Real Estate Perspective of Western Canada from an Outsider
I recently went on a trip with the family. One destination on the trip was Calgary and it is a different Calgary from when I passed through six years ago. Construction is everywhere and the scary thing is that there is no end in sight......let me explain. The Albertan economy is growing by leaps and bounds and the labour pool has dried up. I mentioned last week about Tim Hortons up north paying $15-18/hour to get people to work there. Hotels have 90-100% occupancy, which makes it difficult for the traveler to find a room. A $200,000 family home in Winnipeg with 3 bedrooms would go for $450,000 to $500,000 in Calgary. Homes on waterfronts in Calgary generally run for $1.2-1.5 million. By my estimates, the real estate market in Calgary is at least 2-3 years away from a top before a serious decline ensues. Hotel occupancy rates are high because companies are bringing in workers who can not find a place to hang their hats. When the job market balances itself out in 1-2 years (if it ever does), and then a period of 12-18 months of higher prices/stabilization will occur before declining. Real estate in eastern Canada has peaked, but it has a ways to go in Alberta and BC.
We went to visit some friends in Armstrong BC, but I had around 100 conversations with different storeowners and people in general to get a ground zero feeling about the economic sentiment. The Okanagan valley is the playground of Albertans. BC residents often resent them, because they come in with huge sums of money and jack up the local real estate prices. This is great for long-time landowners, but terrible for someone whom is twenty something wanting to move out on their own. A starter home in the Vernon/Armstrong area is $250,000 and it is a real starter home.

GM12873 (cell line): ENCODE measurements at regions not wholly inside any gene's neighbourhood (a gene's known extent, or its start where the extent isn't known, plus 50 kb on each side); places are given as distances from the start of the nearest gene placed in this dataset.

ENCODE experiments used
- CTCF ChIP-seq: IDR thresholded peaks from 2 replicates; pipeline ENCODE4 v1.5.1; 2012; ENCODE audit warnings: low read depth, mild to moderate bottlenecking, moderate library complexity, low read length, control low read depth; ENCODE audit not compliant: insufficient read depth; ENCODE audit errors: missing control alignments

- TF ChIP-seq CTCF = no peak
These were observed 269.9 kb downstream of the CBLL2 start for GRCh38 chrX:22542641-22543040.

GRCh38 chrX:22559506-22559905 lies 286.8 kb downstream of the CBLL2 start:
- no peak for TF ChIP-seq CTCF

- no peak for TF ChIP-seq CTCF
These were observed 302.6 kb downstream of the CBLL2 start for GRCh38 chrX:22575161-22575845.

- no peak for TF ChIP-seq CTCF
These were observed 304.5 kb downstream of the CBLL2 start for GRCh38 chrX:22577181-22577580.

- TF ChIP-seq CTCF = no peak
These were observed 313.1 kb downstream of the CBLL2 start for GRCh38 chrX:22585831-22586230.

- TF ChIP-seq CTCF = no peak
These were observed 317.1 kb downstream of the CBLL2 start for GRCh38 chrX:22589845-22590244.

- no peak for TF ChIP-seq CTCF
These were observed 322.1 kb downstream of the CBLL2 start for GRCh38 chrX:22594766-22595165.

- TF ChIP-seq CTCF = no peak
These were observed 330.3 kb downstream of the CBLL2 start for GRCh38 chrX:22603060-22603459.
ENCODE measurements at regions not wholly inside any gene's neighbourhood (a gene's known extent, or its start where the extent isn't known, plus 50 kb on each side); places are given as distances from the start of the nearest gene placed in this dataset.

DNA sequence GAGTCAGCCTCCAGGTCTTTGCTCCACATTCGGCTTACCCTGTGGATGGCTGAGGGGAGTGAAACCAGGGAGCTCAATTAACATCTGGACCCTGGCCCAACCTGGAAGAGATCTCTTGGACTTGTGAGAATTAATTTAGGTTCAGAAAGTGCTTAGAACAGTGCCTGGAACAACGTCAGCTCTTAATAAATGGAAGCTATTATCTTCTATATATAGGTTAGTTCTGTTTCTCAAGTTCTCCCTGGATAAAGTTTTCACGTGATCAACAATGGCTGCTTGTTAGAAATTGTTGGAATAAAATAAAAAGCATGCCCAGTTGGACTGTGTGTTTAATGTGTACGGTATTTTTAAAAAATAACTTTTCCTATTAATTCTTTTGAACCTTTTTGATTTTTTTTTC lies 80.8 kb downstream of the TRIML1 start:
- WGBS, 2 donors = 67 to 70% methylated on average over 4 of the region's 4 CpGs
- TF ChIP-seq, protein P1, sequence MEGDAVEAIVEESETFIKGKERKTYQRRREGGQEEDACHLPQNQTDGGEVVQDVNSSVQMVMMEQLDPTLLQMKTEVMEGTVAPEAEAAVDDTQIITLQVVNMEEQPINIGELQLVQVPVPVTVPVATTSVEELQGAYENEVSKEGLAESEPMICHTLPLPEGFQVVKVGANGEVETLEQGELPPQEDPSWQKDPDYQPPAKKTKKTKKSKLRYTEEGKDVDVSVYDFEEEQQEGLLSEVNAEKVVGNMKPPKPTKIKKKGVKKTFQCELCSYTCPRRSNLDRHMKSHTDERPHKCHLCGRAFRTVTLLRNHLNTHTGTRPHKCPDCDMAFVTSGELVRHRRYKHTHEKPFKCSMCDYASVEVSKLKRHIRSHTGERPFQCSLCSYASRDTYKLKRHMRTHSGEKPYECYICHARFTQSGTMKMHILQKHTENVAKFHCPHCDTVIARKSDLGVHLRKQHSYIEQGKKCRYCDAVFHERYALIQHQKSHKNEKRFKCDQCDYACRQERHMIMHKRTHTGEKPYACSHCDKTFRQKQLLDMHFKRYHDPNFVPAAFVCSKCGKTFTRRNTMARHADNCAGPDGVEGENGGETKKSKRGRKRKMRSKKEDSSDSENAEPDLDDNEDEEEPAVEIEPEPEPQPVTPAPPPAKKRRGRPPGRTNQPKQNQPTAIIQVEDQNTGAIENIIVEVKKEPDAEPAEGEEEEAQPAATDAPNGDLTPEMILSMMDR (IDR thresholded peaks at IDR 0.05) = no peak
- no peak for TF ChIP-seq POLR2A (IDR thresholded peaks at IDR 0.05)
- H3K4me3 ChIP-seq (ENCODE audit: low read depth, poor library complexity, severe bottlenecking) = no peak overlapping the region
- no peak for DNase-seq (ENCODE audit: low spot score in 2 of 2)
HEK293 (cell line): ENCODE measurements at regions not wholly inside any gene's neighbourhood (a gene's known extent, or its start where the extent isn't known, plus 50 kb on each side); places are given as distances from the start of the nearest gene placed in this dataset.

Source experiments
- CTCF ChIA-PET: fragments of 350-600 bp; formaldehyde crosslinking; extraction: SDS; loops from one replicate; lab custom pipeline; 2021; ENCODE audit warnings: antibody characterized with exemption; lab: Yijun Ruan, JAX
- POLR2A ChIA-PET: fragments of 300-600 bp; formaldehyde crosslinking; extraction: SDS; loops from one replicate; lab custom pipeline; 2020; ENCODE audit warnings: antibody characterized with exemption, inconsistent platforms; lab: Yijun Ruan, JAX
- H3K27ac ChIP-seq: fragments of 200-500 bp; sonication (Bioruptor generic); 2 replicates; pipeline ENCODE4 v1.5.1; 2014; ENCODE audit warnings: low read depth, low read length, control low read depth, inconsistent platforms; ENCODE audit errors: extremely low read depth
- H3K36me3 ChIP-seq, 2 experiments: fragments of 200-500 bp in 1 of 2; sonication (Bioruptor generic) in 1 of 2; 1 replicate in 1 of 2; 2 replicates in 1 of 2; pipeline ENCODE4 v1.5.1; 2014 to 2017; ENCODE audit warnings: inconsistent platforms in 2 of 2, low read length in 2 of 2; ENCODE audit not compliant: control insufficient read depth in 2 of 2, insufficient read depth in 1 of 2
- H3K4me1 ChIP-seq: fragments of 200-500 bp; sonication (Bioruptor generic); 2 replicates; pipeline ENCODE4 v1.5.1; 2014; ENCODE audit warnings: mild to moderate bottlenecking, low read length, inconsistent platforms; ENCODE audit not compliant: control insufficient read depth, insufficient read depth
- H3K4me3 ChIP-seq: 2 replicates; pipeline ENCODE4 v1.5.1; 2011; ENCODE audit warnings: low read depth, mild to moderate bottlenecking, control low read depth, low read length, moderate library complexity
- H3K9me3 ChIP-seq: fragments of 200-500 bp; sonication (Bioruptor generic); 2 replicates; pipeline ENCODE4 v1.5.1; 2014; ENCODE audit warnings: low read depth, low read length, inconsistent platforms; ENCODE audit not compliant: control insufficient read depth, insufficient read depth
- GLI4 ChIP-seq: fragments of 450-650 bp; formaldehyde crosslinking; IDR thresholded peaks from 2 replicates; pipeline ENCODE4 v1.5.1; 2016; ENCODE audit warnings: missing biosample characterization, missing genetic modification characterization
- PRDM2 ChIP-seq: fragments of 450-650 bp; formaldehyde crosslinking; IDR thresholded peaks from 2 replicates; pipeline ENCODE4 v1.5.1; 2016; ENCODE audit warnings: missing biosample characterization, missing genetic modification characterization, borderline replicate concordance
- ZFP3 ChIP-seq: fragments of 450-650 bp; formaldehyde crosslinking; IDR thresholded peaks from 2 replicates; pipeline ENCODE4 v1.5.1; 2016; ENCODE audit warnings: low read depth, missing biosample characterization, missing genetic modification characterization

On the return trip, we passed through Nelson BC. This is an isolated "hippie" town in southern BC and truly is a beautiful, unique town. Everyone who lives there is likely to be caught wearing a backpack with some form of facial hair, a hemp-made article of clothing and some marijuana in their back pocket. There are many unique stores in the area and it truly is a tourist trap. Lake front property in this area is through the roof. The price of real estate has not worked its way to the extent of the Okanagan or Kootenay mountain areas, such as Creston BC. This town is like a northern town with locals and no focus on marketing (such as Nelson BC) to make it a tourist destination. It is a live-in town deriving its income from surrounding resource-related jobs. A price of 10 acres of farmland cost $160,000 compared to $380,000 in the Vernon area. Creston BC is located between the Selkirk Mountains and the Purcell Mountains. The valley it is quite expansive, with the Kootenay River flowing beside it. For anyone who wants to move to BC, this is the place to go. There are orchards as far as the eye can see and prices are just setting up to rise.
Passing through Fernie BC, this was the last exposure we had to the beautiful mountains. There are 5 local coalmines around Fernie, with one of them having visible operations at the edge of town. The company is literally going to be taking down a mountain over the course of the next 10 years to extract the coal. Removing mountains like this changes the valley distribution network, which also will affect wind patterns and rainfall. The town of Fernie hosts a fantastic ski hill and the trend for owning a little chalet beside the ski hill has caught on. Real estate prices in Fernie have gone ballistic, but all of this is about to change.